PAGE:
Each DAC 110, 120, and 130 presents a zero order hold to its respective signal which means that each sample is held constant at the DAC output until the next sample is output. The zero order hold creates a lowpass filter having a transfer function commonly referred to as Sin x/x. The Sin x/x transfer function presents an attenuation at the band edge, i.e. higher frequencies than at lower frequencies, i.e. DC. In video applications, this error is significant because the bandwidth of a video signal is approximately 5.5 MHz. At 5.5 MHz, the attenuation due to the zero order hold of a DAC operating at a sampling frequency of 13.5 MHz is approximately 2.5 dB. This attenuation, if uncompensated, would result in distortion.
The color burst signal having a 2.6 MHz bandwidth is centered at 3.58 MHz for NTSC video and 4.43 MHz for PAL video. The attenuation of those signals using a 13.5 MHz DAC sample frequency is 1.0 dB and 1.6 dB, respectively. That level of attenuation of the color burst signal is significant because it should have the same amplitude as the sync pulse which is at DC. The zero order hold would thus cause a 1.0 or 1.6 dB error in the relative amplitudes of the sync and color burst signals at 13.5 MHz sampling rates. The attenuation may be lessened by increasing the DAC sampling frequency. At a sampling frequency of 27 MHz, the attenuation at 5.5 MHz, 3.58 MHz, and 4.43 MHz decreases to 0.6 dB, 0.25 dB and 0.4 dB, respectively. Although reduced, the attenuation still causes distortion. Still higher sampling frequencies may be used but the cost of the DACs increases dramatically.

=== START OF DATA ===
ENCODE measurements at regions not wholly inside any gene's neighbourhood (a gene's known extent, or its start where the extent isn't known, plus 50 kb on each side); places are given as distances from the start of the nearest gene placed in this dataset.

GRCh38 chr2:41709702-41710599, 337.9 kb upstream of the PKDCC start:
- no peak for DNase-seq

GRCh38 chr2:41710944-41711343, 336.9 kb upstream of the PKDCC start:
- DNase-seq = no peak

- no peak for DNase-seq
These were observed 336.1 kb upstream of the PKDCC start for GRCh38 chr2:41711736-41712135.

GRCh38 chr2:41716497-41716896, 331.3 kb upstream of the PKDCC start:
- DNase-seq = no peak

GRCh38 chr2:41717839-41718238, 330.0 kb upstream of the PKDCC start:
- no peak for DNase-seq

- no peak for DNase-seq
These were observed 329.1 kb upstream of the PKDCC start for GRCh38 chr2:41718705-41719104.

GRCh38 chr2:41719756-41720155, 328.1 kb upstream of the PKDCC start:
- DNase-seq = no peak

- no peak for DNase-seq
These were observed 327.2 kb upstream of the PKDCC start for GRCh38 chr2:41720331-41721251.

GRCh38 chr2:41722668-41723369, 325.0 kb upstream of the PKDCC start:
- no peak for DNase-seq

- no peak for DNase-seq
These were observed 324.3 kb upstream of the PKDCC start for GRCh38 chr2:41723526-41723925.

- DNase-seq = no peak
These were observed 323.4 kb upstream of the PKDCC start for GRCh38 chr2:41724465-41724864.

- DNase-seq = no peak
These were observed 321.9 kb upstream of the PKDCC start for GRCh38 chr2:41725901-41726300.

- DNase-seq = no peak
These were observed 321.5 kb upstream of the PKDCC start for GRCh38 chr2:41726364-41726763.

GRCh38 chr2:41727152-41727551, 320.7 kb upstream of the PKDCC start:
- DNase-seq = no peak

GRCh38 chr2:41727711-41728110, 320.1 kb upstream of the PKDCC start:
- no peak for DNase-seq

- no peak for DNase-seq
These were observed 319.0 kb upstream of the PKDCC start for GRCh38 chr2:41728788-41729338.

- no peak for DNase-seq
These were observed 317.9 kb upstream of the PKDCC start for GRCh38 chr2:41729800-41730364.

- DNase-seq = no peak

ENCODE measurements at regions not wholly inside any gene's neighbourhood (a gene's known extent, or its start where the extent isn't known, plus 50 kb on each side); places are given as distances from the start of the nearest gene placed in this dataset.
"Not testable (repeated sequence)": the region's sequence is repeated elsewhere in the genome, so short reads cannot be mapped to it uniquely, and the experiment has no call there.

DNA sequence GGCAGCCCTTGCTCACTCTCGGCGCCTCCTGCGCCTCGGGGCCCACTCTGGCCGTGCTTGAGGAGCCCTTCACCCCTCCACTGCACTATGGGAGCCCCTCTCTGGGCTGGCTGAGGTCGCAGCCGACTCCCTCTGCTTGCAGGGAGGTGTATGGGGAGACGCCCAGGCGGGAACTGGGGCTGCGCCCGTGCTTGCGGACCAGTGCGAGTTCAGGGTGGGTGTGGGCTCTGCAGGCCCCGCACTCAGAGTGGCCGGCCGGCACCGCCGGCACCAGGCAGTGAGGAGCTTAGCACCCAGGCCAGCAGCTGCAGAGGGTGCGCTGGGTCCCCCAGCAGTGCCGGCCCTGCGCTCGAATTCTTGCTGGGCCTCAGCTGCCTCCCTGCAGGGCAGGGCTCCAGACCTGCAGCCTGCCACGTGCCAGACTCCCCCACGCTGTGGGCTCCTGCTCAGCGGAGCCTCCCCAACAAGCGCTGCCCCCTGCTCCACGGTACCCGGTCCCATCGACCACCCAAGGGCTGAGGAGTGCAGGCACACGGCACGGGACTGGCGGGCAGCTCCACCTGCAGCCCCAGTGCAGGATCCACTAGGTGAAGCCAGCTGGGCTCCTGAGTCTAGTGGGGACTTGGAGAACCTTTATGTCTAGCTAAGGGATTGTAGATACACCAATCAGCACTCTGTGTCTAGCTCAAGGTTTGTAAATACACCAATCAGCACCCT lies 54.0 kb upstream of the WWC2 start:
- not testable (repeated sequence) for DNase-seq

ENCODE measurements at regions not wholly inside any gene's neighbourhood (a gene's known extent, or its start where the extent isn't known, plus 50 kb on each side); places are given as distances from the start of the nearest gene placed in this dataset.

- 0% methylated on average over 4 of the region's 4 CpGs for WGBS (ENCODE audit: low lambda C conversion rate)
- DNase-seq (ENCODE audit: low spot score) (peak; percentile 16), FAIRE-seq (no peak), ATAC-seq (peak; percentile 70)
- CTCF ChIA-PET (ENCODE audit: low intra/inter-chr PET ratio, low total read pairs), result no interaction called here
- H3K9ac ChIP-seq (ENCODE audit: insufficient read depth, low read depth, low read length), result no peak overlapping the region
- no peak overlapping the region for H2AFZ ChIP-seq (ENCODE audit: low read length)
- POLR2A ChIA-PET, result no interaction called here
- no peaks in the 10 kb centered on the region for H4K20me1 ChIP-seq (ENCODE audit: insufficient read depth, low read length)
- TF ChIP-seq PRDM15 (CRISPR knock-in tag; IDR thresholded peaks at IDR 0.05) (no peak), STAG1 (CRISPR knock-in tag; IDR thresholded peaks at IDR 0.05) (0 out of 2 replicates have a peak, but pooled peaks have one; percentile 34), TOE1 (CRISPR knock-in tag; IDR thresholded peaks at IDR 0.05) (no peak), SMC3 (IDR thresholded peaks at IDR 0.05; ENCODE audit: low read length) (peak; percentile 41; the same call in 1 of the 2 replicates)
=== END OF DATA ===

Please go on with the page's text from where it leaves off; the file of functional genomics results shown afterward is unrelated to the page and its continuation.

In order to correct for effects of the zero order hold, equalization filters may be provided before the input of each DAC to amplify the signals which will be attenuated. Such Sin x/x equalization filters provide a response complimentary to the Sin x/x response of the DAC amplifying by an amount equal to the attenuation those signals that would otherwise be attenuated by the DAC. Using equalization filters a reasonably flat response can be attained. The filters are expensive, however, so it is desirable to minimize the number required.